NASHUA, N.H. (Reuters) - Republican presidential hopefuls Rand Paul and Lindsey Graham took their debate over America’s role in the world from the U.S. Senate floor to the campaign trail on Saturday in an early sign that foreign policy is likely to be a flash point in the 2016 election.
At a gathering of 18 potential and actual White House contenders, Paul accused fellow Republicans of being too willing to commit U.S. troops to foreign conflicts without a clear idea of how to get them out.
“We have to decide when getting involved is good and when it’s not so good,” the libertarian-leaning Kentucky senator said. “There’s a group of folks in our party who think it’s always good. There’s a group of folks in our party who would have troops in six countries right now, maybe more.”
That drew a rebuke from Graham, a South Carolina senator and Air Force reservist who frequently criticizes Democratic President Barack Obama for not being aggressive enough with adversaries like Iran and the Islamic State. Graham has not yet declared his candidacy but says he will make up his mind in the coming months.
“His foreign policy views are more in line with Obama than they are with the Republican Party,” Graham told Reuters.
At this point, Paul appears to be the man out. Most of the other Republicans seen as potential candidates have lined up behind the party’s traditionally aggressive approach to foreign policy, despite the unpopularity of the wars in Afghanistan and Iraq that were started by the last Republican president, George W. Bush.
“Obviously, Rand Paul’s an outlier,” said former diplomat John Bolton, a foreign-policy hawk who is considering a White House run.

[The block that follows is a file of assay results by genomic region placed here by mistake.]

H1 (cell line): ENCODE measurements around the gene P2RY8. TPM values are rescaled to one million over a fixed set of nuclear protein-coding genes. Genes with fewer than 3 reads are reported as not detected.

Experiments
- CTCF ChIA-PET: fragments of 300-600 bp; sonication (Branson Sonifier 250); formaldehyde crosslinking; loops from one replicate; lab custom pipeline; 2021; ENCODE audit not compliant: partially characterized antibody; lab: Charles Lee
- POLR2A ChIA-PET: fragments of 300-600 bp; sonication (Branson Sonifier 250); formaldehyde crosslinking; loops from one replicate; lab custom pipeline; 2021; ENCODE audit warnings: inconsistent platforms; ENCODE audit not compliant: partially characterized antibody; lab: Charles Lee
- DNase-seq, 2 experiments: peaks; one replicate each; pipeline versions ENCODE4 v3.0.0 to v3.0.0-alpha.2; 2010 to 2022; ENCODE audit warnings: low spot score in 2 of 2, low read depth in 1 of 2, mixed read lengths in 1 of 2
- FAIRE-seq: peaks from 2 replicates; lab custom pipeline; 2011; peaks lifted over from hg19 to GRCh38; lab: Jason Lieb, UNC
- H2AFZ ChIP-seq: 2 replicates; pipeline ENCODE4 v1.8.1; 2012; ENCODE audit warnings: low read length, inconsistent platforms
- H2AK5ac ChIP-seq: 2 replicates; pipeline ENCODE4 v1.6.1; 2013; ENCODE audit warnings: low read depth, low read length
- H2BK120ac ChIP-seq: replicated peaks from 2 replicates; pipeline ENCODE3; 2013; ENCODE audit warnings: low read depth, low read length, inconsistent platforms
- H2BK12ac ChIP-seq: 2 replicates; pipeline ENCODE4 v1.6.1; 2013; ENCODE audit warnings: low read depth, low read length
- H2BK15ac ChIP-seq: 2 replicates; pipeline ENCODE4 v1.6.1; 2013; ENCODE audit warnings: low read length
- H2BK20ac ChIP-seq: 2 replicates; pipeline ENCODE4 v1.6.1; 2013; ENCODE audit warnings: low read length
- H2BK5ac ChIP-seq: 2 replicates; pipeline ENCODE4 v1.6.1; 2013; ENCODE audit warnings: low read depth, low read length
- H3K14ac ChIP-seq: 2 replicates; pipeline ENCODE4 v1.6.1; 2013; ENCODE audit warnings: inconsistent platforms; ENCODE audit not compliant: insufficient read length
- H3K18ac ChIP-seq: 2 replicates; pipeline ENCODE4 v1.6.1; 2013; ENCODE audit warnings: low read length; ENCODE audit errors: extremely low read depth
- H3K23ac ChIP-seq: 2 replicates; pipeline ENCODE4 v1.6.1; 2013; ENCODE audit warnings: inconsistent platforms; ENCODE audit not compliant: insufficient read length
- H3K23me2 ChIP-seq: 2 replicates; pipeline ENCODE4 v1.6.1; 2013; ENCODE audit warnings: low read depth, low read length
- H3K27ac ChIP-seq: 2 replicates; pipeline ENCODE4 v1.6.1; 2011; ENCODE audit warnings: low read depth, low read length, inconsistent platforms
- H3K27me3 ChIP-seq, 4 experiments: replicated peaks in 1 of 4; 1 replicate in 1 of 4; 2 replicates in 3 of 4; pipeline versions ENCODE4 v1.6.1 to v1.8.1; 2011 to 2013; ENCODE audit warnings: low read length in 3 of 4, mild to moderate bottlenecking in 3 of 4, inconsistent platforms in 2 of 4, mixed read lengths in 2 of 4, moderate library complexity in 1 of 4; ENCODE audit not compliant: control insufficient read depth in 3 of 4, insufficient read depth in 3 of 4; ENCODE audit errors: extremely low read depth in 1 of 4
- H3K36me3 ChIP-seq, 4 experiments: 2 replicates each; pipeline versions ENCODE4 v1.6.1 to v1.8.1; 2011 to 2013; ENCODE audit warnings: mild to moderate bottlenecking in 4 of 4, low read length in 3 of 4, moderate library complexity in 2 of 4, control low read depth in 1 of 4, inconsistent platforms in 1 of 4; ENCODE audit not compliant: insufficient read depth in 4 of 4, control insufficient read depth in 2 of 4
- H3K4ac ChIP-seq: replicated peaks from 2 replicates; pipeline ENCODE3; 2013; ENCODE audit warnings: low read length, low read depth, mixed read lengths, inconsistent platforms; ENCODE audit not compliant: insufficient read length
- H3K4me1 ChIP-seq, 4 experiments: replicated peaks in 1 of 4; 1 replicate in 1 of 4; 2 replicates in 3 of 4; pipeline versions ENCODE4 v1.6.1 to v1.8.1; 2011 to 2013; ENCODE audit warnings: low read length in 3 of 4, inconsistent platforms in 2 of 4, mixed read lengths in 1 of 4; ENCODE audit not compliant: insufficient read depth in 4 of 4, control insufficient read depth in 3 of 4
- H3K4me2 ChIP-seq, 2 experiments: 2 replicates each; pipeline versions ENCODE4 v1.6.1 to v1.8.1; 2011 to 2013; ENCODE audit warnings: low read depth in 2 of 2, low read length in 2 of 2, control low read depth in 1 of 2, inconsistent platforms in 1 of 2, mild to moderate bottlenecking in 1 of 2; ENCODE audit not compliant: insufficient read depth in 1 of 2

Though nearly 20 Republicans are viewed as likely candidates, only Paul, Texas Senator Ted Cruz and Florida Senator Marco Rubio have formally declared that they will run.
Foreign policy could be an advantage for whichever Republican candidate goes on to face former Secretary of State Hillary Clinton or another Democrat in the November 2016 election. Likely voters say Republicans are more likely than Democrats to deal with the threat of terrorism by a seven-point margin, according to Reuters/Ipsos polling. (goo.gl/YB77Hc)
Paul said the United States often creates greater instability when it gets involved in chaotic places. “Why in hell did we ever go into Libya in the first place?”
Speaking a few hours later, Graham said the United States will inevitably have to send ground troops back to the Middle East to avert another September 11-style attack.
“The people taking this stage, telling you ‘Just leave them alone, stay away from those people, don’t get involved,’ well, that won’t work because they’re not going to leave you alone,” he said.
Reporting by Andy Sullivan; Editing by Diane Craft